Blessed with a Friday off school, 15-year-old Alyssa Bustamante dug two holes in the ground to be used as a grave, authorities said. For the next week, she attended classes, all the while plotting the right time for a murder, they said.
That time arrived the evening of Oct. 21, when Bustamante strangled 9-year-old neighbor Elizabeth Olten without provocation, cut the girl's throat and stabbed her, prosecutors said. Why?
"Ultimately, she stated she wanted to know what it felt like," Missouri State Highway Patrol Sgt. David Rice testified Wednesday during a court hearing over the slaying.
Rice, who interviewed Bustamante in the days after Elizabeth's disappearance, said she confessed to investigators and led them to the fourth grader's well-concealed body in a wooded area near their neighborhood in St. Martins, a small town west of Jefferson City.
A Cole County judge ruled Wednesday that Bustamante, who has been held in Missouri's juvenile justice system, should be tried as an adult. Hours later, the teen was indicted on adult charges of first-degree murder and armed criminal action for allegedly using a knife to kill Elizabeth. A judge later entered a not guilty plea on Bustamante's behalf and referred her to the public defender's office.
The court proceedings marked the first time that the suspect in Elizabeth's death had been publicly identified since a two-day search for the girl by hundreds of volunteers. When they found Elizabeth's body Oct. 23, authorities only said that a 15-year-old had led them to it and was in custody for the slaying.
Bustamante remained largely expressionless as she sat with her hands shackled around her waist in court Wednesday. She occasionally looked down beneath the brown bangs that covered her eyes and swallowed hard as a judge read the charges against her.
On one side of the courtroom sat her mother and grandmother, who has been Bustamante's legal guardian for about half of her life. On the other side sat Elizabeth's mother, relatives and friends, several of whom wore pink _ Elizabeth's favorite color.
Bustamante was ordered held without bond pending her trial. If convicted of first-degree murder, she would be sentenced to life in prison without parole.
Witnesses at Bustamante's adult certification hearing described a girl who was bright yet depressed and clever in a sometimes sneaky sort of way. She ranked in roughly the top third of her class at Jefferson City High School, the principal said, and had been in no trouble at school or with the law.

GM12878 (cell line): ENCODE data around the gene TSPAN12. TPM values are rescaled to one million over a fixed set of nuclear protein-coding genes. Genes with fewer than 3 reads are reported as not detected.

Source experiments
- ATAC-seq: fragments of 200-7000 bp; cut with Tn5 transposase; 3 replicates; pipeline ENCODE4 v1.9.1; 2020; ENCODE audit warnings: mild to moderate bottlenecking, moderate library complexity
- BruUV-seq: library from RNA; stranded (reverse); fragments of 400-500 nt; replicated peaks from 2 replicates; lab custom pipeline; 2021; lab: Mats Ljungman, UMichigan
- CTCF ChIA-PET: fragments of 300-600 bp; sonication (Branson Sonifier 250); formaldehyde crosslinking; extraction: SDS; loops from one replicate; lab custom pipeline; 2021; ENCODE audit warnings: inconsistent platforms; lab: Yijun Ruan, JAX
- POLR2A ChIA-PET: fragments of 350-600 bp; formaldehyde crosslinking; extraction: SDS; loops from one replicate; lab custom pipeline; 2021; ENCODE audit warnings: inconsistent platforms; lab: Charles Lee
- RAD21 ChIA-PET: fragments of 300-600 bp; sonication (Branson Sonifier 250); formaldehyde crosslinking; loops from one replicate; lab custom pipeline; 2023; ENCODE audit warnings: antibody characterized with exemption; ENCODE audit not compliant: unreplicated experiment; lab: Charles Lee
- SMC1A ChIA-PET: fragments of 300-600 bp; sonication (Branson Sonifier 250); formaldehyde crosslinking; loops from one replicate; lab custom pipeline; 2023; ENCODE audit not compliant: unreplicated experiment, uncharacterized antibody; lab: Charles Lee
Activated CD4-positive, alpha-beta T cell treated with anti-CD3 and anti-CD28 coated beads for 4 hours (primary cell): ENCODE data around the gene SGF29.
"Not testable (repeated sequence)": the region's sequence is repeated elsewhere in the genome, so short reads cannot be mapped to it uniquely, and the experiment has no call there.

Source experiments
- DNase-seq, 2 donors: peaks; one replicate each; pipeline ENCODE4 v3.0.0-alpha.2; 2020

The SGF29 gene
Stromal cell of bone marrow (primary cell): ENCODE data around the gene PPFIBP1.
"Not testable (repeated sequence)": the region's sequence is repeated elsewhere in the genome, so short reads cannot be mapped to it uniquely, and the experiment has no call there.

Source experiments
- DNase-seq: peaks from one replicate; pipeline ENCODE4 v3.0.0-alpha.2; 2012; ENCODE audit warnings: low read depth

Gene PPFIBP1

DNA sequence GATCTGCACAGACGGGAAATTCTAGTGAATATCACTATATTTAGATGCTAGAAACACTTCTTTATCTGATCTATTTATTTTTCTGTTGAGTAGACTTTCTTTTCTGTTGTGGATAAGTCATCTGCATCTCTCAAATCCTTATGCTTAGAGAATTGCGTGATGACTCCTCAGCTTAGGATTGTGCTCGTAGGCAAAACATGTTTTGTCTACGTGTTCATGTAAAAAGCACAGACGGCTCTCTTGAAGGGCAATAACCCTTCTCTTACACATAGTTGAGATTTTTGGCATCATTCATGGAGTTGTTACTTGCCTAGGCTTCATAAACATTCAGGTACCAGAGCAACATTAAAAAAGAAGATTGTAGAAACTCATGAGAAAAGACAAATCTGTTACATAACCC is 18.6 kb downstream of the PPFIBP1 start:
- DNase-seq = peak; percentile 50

Yet Bustamante had tried to commit suicide at age 13 and had been receiving mental health treatment for depression and cutting herself, said David Cook, the chief juvenile officer in Cole County. Once, she led her family to believe she was attending a local church event when she instead sneaked off to a concert in St. Louis, about two hours away, Cook said. On one or two other occasions, Bustamante spent the night in the woods without permission, he said.
After her arrest, Bustamante tried to cut herself with her own fingernails while being held in juvenile custody, said her appointed juvenile defense attorney Kurt Valentine.
He argued Bustamante should remain in the juvenile system, where she could potentially be rehabilitated before being set free by age 21. Valentine warned that Bustamante would either kill herself or be assaulted and killed by others if she were placed in an adult jail cell or prison.
"We are throwing away the child and we are signing a death sentence for Alyssa," Valentine said. "She is not going to survive her time in the Cole County jail."
Cole County Sheriff Greg White said later that Bustamante would be held at a different, undisclosed location.
Cook recommended Bustamante be tied as an adult. Cole County Circuit Judge Jon Beetem agreed, saying the killing was vicious and that the state had no adequate facilities or services to treat Bustamante if she remained in the juvenile system.
Bill Heberle, with the Missouri Division of Youth Services, testified that the state has no secure facilities with fences for female juveniles. Youths in Missouri's juvenile system generally are housed in group settings and are not typically watched by staff 24 hours a day, he said.
Associated Press Writer Chris Blank contributed to this report.